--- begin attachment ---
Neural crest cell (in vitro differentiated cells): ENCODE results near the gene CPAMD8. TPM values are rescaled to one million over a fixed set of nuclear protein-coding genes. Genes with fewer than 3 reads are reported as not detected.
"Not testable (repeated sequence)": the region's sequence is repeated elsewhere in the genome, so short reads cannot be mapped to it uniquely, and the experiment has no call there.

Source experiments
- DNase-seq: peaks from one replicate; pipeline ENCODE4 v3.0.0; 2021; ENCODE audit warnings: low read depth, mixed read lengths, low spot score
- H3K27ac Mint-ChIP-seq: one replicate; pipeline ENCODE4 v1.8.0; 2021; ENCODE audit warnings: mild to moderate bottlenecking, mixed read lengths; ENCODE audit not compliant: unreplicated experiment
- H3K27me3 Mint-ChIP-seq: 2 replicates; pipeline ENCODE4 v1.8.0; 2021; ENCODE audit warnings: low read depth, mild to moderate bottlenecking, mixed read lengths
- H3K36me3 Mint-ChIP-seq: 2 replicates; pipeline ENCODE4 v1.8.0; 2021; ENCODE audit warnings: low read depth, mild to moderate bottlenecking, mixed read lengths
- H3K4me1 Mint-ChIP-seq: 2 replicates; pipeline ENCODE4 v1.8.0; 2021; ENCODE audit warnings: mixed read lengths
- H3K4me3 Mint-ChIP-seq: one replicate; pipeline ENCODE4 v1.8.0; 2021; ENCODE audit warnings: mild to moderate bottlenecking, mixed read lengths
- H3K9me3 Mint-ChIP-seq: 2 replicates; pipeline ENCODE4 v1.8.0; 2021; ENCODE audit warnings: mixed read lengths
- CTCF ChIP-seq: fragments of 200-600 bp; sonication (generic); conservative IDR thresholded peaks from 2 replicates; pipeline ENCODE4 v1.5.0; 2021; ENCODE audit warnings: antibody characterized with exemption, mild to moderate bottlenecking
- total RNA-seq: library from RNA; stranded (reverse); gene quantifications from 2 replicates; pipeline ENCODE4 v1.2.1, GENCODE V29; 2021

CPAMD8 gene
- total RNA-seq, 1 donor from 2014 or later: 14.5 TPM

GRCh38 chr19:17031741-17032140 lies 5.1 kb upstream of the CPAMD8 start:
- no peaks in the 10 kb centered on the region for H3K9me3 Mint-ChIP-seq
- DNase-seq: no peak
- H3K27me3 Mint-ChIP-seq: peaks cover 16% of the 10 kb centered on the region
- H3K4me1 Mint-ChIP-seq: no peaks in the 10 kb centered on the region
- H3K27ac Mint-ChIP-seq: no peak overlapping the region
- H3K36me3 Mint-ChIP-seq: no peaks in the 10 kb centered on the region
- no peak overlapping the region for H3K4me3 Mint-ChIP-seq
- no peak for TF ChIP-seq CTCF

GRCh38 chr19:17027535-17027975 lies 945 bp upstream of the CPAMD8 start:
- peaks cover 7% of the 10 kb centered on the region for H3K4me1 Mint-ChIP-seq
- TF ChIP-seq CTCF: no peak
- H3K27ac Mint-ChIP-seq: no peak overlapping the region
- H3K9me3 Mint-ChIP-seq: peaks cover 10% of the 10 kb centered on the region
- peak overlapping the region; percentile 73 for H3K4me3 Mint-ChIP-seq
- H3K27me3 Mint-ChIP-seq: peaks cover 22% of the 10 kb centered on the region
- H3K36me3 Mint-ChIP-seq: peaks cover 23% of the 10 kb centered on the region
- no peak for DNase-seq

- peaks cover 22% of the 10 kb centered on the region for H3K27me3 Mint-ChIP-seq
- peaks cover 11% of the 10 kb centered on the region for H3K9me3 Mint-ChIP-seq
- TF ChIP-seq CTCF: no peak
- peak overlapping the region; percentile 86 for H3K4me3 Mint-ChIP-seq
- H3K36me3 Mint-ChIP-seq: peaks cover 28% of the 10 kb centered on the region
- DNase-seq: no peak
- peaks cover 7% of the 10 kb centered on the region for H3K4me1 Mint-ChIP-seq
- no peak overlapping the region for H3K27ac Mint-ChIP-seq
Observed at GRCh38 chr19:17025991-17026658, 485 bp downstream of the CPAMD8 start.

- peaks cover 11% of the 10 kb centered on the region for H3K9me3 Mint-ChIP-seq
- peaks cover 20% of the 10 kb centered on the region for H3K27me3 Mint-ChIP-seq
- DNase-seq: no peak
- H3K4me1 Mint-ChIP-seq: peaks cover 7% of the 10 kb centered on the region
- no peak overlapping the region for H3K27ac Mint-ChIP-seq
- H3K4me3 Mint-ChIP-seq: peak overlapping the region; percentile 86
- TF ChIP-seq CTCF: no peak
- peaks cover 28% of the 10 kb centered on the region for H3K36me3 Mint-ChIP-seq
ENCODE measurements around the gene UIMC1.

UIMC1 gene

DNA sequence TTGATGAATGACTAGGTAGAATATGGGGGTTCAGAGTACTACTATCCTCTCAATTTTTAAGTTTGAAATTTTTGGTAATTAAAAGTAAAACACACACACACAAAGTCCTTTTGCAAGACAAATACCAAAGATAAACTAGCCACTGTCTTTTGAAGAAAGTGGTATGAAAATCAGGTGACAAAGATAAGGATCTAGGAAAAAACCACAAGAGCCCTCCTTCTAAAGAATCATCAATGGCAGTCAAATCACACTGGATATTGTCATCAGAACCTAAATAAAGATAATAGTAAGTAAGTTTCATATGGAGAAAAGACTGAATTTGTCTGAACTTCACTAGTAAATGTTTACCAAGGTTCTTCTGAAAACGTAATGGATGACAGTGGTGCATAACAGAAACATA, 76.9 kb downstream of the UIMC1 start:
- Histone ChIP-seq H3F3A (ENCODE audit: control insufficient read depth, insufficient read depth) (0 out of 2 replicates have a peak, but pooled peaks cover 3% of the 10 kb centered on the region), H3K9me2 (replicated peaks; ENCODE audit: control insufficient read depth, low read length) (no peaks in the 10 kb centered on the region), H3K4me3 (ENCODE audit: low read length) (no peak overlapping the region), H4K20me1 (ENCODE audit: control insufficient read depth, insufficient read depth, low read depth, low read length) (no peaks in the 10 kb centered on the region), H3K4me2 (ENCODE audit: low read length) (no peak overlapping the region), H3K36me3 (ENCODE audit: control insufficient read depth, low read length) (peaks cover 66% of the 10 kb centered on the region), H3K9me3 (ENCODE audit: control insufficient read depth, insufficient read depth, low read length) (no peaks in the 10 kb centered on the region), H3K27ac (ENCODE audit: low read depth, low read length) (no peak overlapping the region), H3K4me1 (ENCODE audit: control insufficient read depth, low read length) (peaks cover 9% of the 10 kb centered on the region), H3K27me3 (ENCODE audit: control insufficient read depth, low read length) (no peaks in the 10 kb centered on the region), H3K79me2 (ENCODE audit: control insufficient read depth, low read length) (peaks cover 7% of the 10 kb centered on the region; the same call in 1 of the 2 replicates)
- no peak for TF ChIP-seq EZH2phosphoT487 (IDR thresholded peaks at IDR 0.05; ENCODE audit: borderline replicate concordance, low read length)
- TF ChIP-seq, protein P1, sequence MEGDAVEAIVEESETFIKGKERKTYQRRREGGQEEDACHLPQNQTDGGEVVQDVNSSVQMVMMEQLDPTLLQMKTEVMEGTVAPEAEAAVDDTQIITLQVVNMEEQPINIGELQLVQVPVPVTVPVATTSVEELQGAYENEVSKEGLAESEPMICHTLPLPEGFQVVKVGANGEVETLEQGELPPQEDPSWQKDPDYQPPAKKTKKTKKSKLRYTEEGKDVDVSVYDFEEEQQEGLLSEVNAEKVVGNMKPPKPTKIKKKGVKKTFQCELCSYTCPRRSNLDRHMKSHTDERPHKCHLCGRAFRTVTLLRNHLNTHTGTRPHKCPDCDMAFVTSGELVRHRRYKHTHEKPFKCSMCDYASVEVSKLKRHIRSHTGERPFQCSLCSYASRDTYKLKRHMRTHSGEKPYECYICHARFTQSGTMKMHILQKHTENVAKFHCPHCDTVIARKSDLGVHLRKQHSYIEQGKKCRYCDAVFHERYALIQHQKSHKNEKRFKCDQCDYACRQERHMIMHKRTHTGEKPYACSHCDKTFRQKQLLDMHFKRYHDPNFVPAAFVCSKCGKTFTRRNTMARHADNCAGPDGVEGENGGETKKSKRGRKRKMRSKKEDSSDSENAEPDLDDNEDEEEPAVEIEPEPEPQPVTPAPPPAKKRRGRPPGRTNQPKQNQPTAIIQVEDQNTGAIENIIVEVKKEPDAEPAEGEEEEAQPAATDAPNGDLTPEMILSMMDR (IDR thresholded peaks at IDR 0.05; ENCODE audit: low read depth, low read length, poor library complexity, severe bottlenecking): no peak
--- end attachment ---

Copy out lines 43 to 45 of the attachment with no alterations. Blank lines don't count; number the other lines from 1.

- peaks cover 20% of the 10 kb centered on the region for H3K27me3 Mint-ChIP-seq
- DNase-seq: no peak
- H3K4me1 Mint-ChIP-seq: peaks cover 7% of the 10 kb centered on the region